Part 1, Part 2 and Part 3
Given the large amount of silver available in the late XVI centuries, other high content silver coins started appearing in Europe, chief among which were the Dutch leeuwendaalers and rijskdaalers. These coins had a lower nominal silver content than Spanish dollars (.885 vs .909 for the Mexican coins and .916 for the Peruvian coins) but had one big advantage over their competitors: the silver content was stable.
The big issue is, despite her well developed minting industry, the Spanish Kingdom had serious issues (or no desire) producing coins of consistent purity. This issue has never been properly addressed: mints in Saxony and Italy had absolutely no problem striking consistent coins in the XV century already. Spanish authorities were obviously powerless (or unwilling) to deal with the issue: between 1630 and 1650 the Potosì mint produced an unknown number (running in the hundreds of thousands of pieces of eight) of coins with a silver purity under .400 instead of the prescribed .916. Despite being warned many times by both the Crown assayers in Cadiz and the Genoese bankers, the Spanish government intervened only in 1650. Both the governor of the Potosì mint and the chief assayer were put to trial in Spain, sentenced to death and brutally executed, yet there were many who felt these two men were either scapegoats or just accomplices in a larger counterfeiting scheme.
Again in 1664 the chief assayer in Genoa sent a letter to both his superiors and the Spanish Crown complaining that a recent shipment of pieces of eight struck in Sevilla had a much inferior silver content than prescribed. This time no action followed.
John Wayne’s Vietnam-era pro-war classic, The Green Berets opens with a scene of a press conference. It starts off with a group of Green Berets introducing themselves to the press, which is followed by a Q&A session with two Green Berets sergeants who have been assigned to answer questions. The scene reaches a crescendo when a reporter asks one of the sergeants if the war in Vietnam does not seem like a war between the Vietnamese and if the Americans should therefore stay out of it. Hearing this, the visibly irritated sergeant proceeds to pick up captured Vietnamese firearms from a display board nearby, and drops them in front of the reporter one by one, all the while explaining in a voice laden with hostile emotion that the weapons are Chinese-made, Soviet-made and Czechoslovakian-made respectively.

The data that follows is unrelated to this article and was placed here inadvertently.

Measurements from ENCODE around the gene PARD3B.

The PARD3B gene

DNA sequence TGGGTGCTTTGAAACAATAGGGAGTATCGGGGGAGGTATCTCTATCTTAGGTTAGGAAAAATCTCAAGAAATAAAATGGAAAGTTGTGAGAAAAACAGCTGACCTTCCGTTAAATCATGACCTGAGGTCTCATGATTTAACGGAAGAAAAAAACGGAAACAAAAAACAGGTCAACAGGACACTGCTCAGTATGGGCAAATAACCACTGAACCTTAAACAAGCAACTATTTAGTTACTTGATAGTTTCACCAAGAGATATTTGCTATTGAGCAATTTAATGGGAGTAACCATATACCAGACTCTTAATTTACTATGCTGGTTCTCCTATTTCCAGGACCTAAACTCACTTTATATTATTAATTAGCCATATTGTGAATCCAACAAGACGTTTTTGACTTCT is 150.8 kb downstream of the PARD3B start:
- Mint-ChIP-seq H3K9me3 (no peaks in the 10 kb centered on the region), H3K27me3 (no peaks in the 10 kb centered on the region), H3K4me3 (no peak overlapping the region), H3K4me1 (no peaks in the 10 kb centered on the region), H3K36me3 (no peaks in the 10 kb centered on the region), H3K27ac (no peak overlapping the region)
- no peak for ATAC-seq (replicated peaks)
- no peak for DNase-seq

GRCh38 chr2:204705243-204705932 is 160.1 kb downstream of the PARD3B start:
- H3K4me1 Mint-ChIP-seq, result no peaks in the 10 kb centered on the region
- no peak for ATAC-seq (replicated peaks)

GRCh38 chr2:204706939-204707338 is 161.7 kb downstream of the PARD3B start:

The implication is clear. The war in Vietnam is not merely an internal Vietnamese affair, because quite aside from the American factor in the war there is also the Soviet, the Chinese, even the Czechoslovakian factor. It is therefore on the account of this involvement of foreign Communist powers in Vietnam that the United States has to involve itself on the other side.
Now it is easy to see the inadequacy of that argument. Providing war material, even on a vast scale, is in no way comparable to a direct military intervention carried out with an occupation force of half a million soldiers, which is how many the United States had in Vietnam at the time The Green Berets aired in 1968.* Clearly the American involvement in Vietnam went far beyond what was necessary to balance out the involvement of the Soviets, the Chinese, or the Czechoslovaks, on the side of Hanoi.
But is it even true the American involvement was a reaction, perhaps an exaggerated reaction, to the Soviet, etc involvement? What were the actual cause and effect, in life rather than on film? Were the Americans in Vietnam because Soviet shipments of weaponry were going there, or were the Soviets shipping weaponry to Vietnam because the Americans had come there? How does this and other claims of war propagandists of the time stack up against what we know from the works of historians today?